Location: Glen Mills PA

Re: Steering too tight?

Postby inairam » Sun Apr 09, 2017 12:46 pm

i have the manauls. did not double chect. my bad. i do not recall seeing in any of the posts mentioning honing with the bushings from bronzebushings.com and assumed it was a direct replacemnt like the other two are.

just a reminder there is great info on this site but u still have to check the manuals.
When you only have 9 horsepower you need to know the names of all of the ponies!

DRaymond
Cub Star
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Posts: 84
Joined: Thu Dec 03, 2015 6:28 pm
Zip Code: 99223
Tractors Owned: 1948 FCub 13747 "Marie"
1948 FCub 16109 "Lizzie"
1948 FCub 44181 "Gussie"
Cub-54A Leveling & Grader Blade
Cub-22 Mower
Cub-193 Moldboard Plow
Circle of Safety: Y

Re: Steering too tight?

Postby DRaymond » Sun Apr 09, 2017 2:47 pm

I have noticed that my Cubs, based on what I have found to date in my refurbishment projects, have been worked hard, been pretty much "put away wet" and that in general the machines bore an accumulation of short cut quick fixes without followup or use of salvage, direct replacement or substitute spec parts.

With the foregoing in mind I approach each project expecting the worse and with the presumption that the tractor has been out in the weather for the most part (severe rust and water in gear boxes etc. anyone) and that routine maintenance has generally been very limited and not very timely performed (note that almost all maintenance and service items are to be done according to hours of use and this with a machine that did not have an hour meter as part of its standard equipment-go figure!) I get it that these tractors were pieces of equipment that had to be tough, reliable, and "earn their keep" not just to be used in parades, photo ops and displays. However having said all this they sure did not seem to get the "care and feeding" that work horses did.

OK sorry to be on my soap box. Still learning everyday from the folks on this forum. Even replys to questions that make you scream DID YOU NOT READ THE MANUAL have proven to be very helpful especially in getting useful tips and ideas from those that have dealt with those issues that have come up in their journey to save these little guys and keep them running.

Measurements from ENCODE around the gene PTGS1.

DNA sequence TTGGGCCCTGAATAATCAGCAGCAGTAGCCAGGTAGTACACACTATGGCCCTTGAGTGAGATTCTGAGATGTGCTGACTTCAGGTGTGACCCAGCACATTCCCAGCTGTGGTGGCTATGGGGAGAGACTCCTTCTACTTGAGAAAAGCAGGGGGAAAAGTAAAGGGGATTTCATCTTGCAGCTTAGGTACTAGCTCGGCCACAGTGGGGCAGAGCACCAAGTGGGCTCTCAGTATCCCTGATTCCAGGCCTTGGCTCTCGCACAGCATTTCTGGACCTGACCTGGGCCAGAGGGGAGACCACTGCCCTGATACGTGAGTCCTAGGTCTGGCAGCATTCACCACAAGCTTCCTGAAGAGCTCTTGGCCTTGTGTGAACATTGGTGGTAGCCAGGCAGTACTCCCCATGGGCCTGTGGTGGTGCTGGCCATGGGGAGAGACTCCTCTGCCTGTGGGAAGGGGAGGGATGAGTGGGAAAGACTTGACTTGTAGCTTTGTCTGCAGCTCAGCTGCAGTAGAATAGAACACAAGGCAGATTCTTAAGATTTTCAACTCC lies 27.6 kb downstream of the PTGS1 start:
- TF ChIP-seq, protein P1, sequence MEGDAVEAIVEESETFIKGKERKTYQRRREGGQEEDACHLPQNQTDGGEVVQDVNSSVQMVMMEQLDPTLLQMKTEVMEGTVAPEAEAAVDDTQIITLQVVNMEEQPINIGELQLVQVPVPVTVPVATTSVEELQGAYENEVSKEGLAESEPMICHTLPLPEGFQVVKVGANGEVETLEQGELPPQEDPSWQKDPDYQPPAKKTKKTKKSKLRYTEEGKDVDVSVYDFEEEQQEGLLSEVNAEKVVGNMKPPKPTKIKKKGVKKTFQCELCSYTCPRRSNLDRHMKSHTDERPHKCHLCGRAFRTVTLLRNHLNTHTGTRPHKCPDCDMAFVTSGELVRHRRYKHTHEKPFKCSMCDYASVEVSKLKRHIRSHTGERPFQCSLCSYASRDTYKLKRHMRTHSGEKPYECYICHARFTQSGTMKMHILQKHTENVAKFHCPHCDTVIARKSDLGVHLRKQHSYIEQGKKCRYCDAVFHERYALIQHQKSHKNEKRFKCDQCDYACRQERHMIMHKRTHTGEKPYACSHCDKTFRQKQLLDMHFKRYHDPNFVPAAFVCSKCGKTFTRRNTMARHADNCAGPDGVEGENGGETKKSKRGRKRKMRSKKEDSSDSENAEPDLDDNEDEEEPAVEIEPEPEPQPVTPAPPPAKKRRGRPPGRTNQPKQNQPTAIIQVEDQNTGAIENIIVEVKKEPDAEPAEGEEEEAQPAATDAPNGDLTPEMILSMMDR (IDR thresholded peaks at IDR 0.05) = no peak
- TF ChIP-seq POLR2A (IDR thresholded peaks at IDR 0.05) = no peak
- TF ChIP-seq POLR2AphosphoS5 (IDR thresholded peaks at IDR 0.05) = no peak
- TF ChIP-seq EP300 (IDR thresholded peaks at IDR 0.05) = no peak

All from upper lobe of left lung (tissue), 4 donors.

Heck I certainly am nothing special-still haven't figured out how to post any of my pictures-but my experience to date in working on my tractors have given me a profound respect for the Cub, this website, the people that have salvaged and made those parts available, those that designed and built these Cubs and the farmers that creatively worked them.
DT Raymond
Spokane, WA
Image
48 FCUB - Marie
48 FCUB - Lissie
48 FCUB - Gussie
Cub-193 Moldboard Plow
Cub-22 Mower
Cub-54 Leveling & Grader Blade

ntrenn
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Re: Steering too tight?

Postby ntrenn » Fri Apr 14, 2017 9:13 pm

I tell anybody that will listen....best 10 horse tractor ever made. used reasonably and maintained, they will outlast all of us....

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Ben B
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Location: Southwest Virginia

Re: Steering too tight?

Postby Ben B » Fri Apr 21, 2017 2:03 pm

There's a lot of good points in this discussion about the care, and lack thereof, given to many of our cubs. Most certainly, if people had treated their work horses the way they did these little cubs, the horses would have died of overwork and neglect! My '50 cub had been worked to death, rolled over, left out in the weather, and was patched up with nails for cotter pins, brazed castings, chipped gears, and repaired sheet metal. If it had been a horse, they would have shot it in the head. I used to think I should have junked it out. But, now I'm glad I didn't. It's been a lot of work, but with all I've had to do to fix it, I know my way around a cub much better because of it. So, I have no regrets about it now.

But to the farmer's defense, they have one of the hardest, nastiest, and most thankless jobs in this country. And the sad thing is, small farmers just get by at best, and that with usually working a regular job with it. I know they didn't have the money to spend on their machines like they probably wished they could have.

Now, to get back on topic, I am disappointed that Bronze Bushings doesn't make a direct replacement for that upper bushing. Yes, I had to modify mine. Read the original post under that subject to read about what I had to do.

I will also say that it is nice to have just a few degrees of free play in the steering verses the 1/4 turn of free play I used to. It doesn't wonder all over the road anymore! So to me, all that extra work for that upper bushing was worth it!